For DJs—and other music nerds—music is a never-ending quest for the Holy Grail. No matter how large our music collections grow, there's always the nagging sensation that the quintessential track, the musical unifying theory, is just around the corner. So we keep digging, caught up in a quixotic adventure for completion. DJ Sujinho's quest has taken him from the clubs of New York to the favelas of Brazil, whose baile funk brings him closer to his own nirvana.
For Sujinho (born Kienyo Timothy Coleman), baile funk is the latest stop in a musical hunt started over 15 years ago. After over a decade of producing, DJing, and playing bass guitar, Sujinho was turned onto baile funk by his friend and later tag-team partner Cassiano, whose brother would come home to New York with mixtapes from São Paolo, Brazil, and share them with the pair. They latched on to the sound, releasing mixtapes and promoting parties as Nossa. Soon, the duo adopted the role of musical ambassadors for baile funk, helping to bring the urban music north of the equator.
"It's ugly, scary, fast, and super fun all at once," Sujinho says in a hurried phone conversation. "No one knows what it is, so you can express yourself completely."
Brazil's sprawling shantytowns house the poorest residents, split into territories by various violent drug gangs. Since the 1980s, the bailes (literally "balls," as in dance parties) have drawn thousands, dancing first to imported American music, and later funk, the hybrid of electro and Miami bass that congealed into its own form of hypersexualized booty music, inspiring marathons of sweaty, near-pornographic dancing. It's only in the last few years that this "baile funk" has made its way out of Brazil and into the crates of American DJs.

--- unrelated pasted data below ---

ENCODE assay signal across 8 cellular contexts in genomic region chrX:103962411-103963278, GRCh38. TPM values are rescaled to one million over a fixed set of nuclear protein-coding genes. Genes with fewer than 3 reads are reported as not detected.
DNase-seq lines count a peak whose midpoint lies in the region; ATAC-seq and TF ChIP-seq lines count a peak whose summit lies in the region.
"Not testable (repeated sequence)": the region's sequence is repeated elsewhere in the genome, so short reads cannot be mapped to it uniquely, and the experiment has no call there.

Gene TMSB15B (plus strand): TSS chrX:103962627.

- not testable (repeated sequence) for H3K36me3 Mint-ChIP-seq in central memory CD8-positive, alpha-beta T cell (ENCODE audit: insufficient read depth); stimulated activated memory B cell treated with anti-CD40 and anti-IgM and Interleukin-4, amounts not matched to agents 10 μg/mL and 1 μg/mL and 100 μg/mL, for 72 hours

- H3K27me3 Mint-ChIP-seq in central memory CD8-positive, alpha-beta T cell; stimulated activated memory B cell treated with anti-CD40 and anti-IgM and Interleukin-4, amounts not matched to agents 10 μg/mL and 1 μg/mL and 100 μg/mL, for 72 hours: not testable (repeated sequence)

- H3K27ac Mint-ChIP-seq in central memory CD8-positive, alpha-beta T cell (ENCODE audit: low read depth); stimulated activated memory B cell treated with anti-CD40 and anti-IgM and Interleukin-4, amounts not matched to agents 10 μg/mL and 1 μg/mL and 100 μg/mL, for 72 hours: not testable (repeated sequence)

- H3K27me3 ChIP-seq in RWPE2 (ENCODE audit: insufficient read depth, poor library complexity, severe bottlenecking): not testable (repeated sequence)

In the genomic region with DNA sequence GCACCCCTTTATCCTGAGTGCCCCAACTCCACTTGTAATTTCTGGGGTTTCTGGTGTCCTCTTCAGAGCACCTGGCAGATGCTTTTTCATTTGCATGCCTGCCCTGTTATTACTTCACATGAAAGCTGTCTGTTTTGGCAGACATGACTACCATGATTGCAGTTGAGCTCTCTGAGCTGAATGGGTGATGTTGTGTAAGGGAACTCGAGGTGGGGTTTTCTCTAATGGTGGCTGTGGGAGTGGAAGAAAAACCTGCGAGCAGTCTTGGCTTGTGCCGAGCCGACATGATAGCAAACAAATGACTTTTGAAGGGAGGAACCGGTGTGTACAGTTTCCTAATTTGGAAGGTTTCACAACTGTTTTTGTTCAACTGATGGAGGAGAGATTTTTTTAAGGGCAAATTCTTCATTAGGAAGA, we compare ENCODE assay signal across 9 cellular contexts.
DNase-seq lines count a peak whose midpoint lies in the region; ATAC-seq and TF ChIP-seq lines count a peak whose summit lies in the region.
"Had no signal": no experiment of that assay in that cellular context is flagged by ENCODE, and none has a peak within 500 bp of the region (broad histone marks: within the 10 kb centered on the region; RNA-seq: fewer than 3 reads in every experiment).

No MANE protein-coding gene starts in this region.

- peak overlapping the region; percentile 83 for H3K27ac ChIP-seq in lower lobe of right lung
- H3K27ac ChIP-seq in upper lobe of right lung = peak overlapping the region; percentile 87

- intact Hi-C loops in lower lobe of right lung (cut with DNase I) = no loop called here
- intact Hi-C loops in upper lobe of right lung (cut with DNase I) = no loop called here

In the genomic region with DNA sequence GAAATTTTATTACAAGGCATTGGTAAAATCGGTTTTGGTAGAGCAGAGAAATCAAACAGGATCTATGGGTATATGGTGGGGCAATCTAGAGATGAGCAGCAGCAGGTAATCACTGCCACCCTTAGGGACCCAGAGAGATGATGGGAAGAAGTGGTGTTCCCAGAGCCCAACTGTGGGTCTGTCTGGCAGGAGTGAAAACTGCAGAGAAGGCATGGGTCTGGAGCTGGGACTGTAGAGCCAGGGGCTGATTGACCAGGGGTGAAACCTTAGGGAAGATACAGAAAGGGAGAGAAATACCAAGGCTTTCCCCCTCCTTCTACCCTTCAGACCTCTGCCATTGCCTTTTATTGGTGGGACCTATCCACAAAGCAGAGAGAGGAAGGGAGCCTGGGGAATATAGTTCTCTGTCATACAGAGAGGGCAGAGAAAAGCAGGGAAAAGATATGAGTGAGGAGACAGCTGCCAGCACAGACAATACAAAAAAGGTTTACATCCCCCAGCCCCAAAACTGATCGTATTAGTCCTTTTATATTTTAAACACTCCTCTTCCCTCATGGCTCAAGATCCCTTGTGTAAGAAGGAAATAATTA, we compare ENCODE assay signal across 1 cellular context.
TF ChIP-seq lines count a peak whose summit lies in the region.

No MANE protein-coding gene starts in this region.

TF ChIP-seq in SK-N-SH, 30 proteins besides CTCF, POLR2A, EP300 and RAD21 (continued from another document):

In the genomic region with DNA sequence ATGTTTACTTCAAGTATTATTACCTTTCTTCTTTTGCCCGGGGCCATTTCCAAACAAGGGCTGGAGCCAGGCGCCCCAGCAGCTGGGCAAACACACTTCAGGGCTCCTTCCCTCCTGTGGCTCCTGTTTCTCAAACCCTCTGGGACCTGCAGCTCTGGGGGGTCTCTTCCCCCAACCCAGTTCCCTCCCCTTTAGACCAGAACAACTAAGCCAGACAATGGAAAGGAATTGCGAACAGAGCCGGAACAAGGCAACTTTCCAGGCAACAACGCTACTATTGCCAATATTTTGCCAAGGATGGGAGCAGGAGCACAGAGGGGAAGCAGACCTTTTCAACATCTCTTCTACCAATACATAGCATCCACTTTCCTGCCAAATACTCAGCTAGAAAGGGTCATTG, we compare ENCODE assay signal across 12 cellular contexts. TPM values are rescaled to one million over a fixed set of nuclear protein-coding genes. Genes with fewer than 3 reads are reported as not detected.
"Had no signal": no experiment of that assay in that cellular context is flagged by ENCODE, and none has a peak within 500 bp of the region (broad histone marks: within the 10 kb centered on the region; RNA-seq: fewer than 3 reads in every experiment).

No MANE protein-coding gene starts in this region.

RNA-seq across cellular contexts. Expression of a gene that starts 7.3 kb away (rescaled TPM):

Combining baile funk with American dance music, Sujinho amplifies its mongrel nature, stretching the boundaries of what people expect from the music. He's willing to complement his Brazilian selections with hiphop, Baltimore club, and ghettotech in a process he describes as "culture smashing." The result maintains the baile vibe and enhances it with American flavor, turning baile funk into baile crunk. Sujinho fully embraces that freedom, and it shows in his own output. "It's a little New York, a little São Paolo," he says. "It's just that urban electronic sound."
After spending the last two years largely in the NYC club scene, Sujinho plans to spend much of the next year on tour across the U.S. and abroad. More than just an occasion for partying, travel is, he believes, an opportunity to find new collaborators and new sounds to plunder. His latest output, an edit of Mike Jones's "My 64," leaves most traces the baile funk behind, adopting a more Baltimore club vibe. The departure is just a natural progression.
"My influences have started pushing my sound light years ahead," Sujinho says. "Once you start to label it too much that starts to dominate the sound and that fucks up the music. I'm just looking for the perfect sound."
DJ Sujinho plays Nectar Lounge (412 N 36th St) on Sat Sept 1, 9 pm–2 am, $7, 21+. KRNL PANIC (aka Rama) and Recess open.